17. Daniele Demichelis says:

Good article! I found a lot of articles describing how to compute distance between two points but I was really looking for the SQL snippet.

18. Phplokesh says:

Thanks a lot works good

19. Thank you much for this formula. It shaved some time on a store location project that was eating at me.

20. Thanks a bundle. This little line of code saved me some considerable time in a store location project!

21. Nospam8278 says:

#1054 – Unknown column ‘distance’ in ‘where clause’

1. David Weimer says:

Same here! What’s the problem :-/? how to solve the “distance” – Column problem? Help us, please!! 🙂

1. Anonymous says:

Try using HAVING instead of WHERE

22. eric says:

2 days of research to finally find this page that solves my problem. Looks like i better bust out my WolframAlpha and brush up on my maths. The change from WHERE to HAVING has my script in working order. THANK YOU

1. Ryan Preisner says:

Thanks Georgi. I kept getting column ‘distance’ not found. Once I change the WHERE to HAVING it worked like a charm!

23. Felix Penrose says:

I wish this was the first page i’d found on this. After trying many different commands this was the only one to work properly, and with minimal changes needed to fit my own database.
Thanks a lot!

24. Felix Penrose says:

I wish this was the first page i’d found on this. After trying many different commands this was the only one to work properly, and with minimal changes needed to fit my own database.
Thanks a lot!

25. rajinder singh says:

Thanks a Lot!

26. rajinder singh says:

Thanks a Lot!

27. Brent Russell says:

I don’t think the code is showing up anymore. Maybe it’s firefox?

1. I just tested both in Firefox and Chrome and it’s appearing. Try again?

28. pavan hemdev says:

Hi. Thanks a lot. This works like a charm.

29. Pranav Dubey says:

Thanks a lot Douglas. This is working perfect.

30. Tim Dawson says:

I know this formula works, but I can’t see where the radius of the earth is taken into account. Can anyone enlighten me, please ?

31. Khanh says:

Great stuff Douglas.  Have you tried getting the intersection point given the Long/Lat/Bearing of two points?

32. Thank you Douglas, the SQL Query is exactly what I needed, and I thought I’d have to write it myself. You’ve saved me from possibly hours of latitude longitude learning curve!

33. peter.lamont says:

I keep getting Errormessage: Unknown column ‘Distance’ in ‘where clause’  on the MySQL Query.

34. Paulo Alexandre says:

Thank you for this great article! Just tested the code on my DB and worked great!

35. Douglas, thank you for this amazing code. Been cracking my head on how to do this on my GPS community portal. You’ve saved me hours.

36. thanks for posting this helpful article,
but for some reason I’d like to ask
how to get the distance between coords inside mysql db and coords inserted to php by user?
for  more clearly describe:
1.user have to insert [id] for selecting specified data from db and user itself’s coords
2.the php file get the target data (coords) using [id] and then calculate distance between user and target point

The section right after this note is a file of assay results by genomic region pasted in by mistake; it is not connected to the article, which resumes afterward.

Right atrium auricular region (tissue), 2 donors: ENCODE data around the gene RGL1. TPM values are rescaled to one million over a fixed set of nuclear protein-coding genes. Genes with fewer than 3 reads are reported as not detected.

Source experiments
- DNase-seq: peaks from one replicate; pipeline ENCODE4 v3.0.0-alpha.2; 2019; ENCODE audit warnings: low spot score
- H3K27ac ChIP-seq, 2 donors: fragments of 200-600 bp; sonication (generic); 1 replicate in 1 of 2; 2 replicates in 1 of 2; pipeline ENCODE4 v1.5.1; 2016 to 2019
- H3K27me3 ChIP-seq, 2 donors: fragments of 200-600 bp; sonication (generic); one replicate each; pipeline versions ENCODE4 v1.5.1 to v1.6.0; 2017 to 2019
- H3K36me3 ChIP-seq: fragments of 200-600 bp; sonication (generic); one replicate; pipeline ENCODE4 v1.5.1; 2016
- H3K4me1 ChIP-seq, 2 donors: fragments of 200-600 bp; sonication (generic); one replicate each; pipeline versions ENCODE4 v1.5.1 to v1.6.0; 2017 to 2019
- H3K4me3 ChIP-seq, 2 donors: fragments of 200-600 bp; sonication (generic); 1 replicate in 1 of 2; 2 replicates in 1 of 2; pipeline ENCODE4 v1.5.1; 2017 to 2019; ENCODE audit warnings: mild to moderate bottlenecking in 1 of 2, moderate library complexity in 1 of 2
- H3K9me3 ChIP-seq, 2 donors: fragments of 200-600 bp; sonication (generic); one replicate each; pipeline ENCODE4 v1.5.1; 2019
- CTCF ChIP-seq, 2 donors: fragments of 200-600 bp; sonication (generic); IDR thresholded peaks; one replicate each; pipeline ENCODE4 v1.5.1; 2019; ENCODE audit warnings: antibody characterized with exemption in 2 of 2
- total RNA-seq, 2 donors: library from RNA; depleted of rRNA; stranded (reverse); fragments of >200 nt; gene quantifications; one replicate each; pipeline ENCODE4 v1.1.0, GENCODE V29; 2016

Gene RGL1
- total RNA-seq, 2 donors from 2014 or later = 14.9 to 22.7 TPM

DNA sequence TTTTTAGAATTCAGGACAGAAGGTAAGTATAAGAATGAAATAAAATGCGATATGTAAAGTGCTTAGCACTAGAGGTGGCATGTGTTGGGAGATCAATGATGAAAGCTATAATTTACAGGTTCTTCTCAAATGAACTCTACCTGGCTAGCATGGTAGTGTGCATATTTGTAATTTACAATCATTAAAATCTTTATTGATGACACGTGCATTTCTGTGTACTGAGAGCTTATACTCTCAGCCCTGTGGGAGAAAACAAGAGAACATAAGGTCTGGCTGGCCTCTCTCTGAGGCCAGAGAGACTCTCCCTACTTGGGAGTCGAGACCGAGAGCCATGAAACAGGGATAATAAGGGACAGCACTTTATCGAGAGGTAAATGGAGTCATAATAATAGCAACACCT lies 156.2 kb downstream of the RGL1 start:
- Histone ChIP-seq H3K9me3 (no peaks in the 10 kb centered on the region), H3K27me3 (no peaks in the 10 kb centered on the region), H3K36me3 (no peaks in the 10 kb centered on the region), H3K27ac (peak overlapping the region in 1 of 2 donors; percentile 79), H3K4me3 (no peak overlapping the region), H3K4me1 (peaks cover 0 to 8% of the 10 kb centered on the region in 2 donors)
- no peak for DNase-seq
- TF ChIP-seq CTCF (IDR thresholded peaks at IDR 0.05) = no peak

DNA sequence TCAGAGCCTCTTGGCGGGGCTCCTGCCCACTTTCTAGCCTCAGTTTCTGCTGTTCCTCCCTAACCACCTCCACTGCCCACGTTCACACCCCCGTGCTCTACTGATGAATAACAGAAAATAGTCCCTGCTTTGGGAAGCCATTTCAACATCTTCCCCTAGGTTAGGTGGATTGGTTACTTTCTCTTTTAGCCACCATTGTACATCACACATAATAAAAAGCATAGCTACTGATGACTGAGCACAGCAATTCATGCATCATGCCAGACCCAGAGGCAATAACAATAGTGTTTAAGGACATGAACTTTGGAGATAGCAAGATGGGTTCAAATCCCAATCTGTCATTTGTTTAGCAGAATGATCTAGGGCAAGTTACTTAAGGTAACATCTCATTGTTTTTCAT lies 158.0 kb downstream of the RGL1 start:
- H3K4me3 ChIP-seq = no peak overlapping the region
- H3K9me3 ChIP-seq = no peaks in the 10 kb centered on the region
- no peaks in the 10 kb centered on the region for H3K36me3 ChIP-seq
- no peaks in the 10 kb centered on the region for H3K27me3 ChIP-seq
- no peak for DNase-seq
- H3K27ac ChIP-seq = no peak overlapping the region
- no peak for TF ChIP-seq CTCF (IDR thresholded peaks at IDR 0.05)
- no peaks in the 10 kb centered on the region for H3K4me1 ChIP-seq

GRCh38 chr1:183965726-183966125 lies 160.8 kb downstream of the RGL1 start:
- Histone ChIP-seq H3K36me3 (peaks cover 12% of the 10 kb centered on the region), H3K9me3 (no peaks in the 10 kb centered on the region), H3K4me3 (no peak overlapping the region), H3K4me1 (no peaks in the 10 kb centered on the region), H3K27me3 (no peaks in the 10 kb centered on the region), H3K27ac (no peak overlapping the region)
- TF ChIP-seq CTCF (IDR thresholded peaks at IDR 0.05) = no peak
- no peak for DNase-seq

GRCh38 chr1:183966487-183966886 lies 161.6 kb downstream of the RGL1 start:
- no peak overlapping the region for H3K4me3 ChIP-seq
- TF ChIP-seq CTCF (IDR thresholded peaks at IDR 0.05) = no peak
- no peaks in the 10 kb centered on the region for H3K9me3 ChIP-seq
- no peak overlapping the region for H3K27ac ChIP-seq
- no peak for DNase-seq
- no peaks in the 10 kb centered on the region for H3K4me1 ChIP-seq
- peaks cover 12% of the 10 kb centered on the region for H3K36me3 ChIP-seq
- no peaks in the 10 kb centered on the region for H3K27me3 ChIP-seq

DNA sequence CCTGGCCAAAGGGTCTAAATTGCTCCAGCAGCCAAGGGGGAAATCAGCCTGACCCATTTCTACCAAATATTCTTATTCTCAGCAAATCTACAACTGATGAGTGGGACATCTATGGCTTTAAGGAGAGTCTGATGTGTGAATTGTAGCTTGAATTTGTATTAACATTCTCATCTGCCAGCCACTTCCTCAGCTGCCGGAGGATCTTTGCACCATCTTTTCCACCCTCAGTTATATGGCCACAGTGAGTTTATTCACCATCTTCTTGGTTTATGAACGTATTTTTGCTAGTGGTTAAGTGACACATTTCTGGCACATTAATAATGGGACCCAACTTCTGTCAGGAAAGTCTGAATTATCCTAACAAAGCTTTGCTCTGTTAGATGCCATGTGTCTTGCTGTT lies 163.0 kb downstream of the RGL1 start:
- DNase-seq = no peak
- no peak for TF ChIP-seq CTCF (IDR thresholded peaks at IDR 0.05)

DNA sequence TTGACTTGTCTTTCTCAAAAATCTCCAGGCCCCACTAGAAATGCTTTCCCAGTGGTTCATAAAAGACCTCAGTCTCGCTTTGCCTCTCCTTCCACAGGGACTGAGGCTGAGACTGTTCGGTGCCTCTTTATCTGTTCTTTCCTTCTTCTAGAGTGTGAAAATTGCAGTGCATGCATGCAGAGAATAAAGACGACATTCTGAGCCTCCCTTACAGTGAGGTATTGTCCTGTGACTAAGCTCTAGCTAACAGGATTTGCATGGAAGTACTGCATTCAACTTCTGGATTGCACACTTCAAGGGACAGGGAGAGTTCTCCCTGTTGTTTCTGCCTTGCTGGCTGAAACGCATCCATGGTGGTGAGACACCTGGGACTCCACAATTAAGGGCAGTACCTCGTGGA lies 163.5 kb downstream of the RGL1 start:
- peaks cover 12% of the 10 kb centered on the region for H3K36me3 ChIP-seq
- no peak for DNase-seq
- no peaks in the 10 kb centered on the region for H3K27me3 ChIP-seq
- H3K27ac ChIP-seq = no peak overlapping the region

or can just simply get distance from the code below?

\$qry = “SELECT *,(((acos(sin((“.\$latitude.”*pi()/180)) * sin((`Latitude`*pi()/180))+cos((“.\$latitude.”*pi()/180)) * cos((`Latitude`*pi()/180)) * cos(((“.\$longitude.”- `Longitude`)*pi()/180))))*180/pi())*60*1.1515*1.609344) as distance FROM `MyTable` WHERE distance >= “.\$distance.”       >>>>can I “take out” the distance from here?
thanks again,
Timmy S

1. never mind, I’ve figure out how the “function” work in php
\$dis=getDistanceBetweenPointsNew(\$userLati, \$userLongi, \$lati, \$longi, \$unit = ‘Km’)
thanks a lot!!

37. REDN3CK G33K says:

ok, everything I have tried is not working. I mean, what I have works, but the distances are way off.

Could anybody possibly see what is wrong with this code?

if(isset(\$_POST[‘submitted’])){    \$z = \$_POST[‘zipcode’];    \$r = \$_POST[‘radius’];    echo “Results for “.\$z;       \$sql = mysql_query(“SELECT DISTINCT m.zipcode, m.MktName,m.LocAddSt,m.LocAddCity,m.LocAddState,m.x1,m.y1,m.verified,z1.lat,z2.lon,z1.city,z1.state    FROM mrk m, zip z1, zip z2    WHERE m.zipcode = z1.zipcode    AND z2.zipcode = \$z    AND (3963 * acos( truncate( sin( z2.lat / 57.2958 ) * sin( m.y1 / 57.2958 ) + cos( z2.lat / 57.2958 ) * cos( m.y1 / 57.2958 ) * cos( m.x1 / 57.2958 – z2.lon / 57.2958 ) , 8 ) ) ) <= \$r ")        or die(mysql_error());        while(\$row = mysql_fetch_array( \$sql )) {            \$store1 = \$row['MktName']."”;            \$store = \$row[‘LocAddSt’].””;            \$store .= \$row[‘LocAddCity’].”, “.\$row[‘LocAddState’].” “.\$row[‘zipcode’];            \$latitude1 = \$row[‘lat’];            \$longitude1 = \$row[‘lon’];            \$latitude2 = \$row[‘y1’];            \$longitude2 = \$row[‘x1’];            \$city = \$row[‘city’];            \$state = \$row[‘state’];            \$dis = getnew(\$latitude1, \$longitude1, \$latitude2, \$longitude2, \$unit = ‘Mi’);           // \$dis = distance(\$lat1, \$lon1, \$lat2, \$lon2);            \$verified = \$row[‘verified’];                                        if(\$verified == ‘1’){                    echo “”;                    echo “”.\$store.””;                            echo \$dis . ” mile(s) away”;                    echo “”;                }                else {                    echo “”.\$store.””;                            echo \$dis . ” mile(s) away”;                    echo “”;                }        }}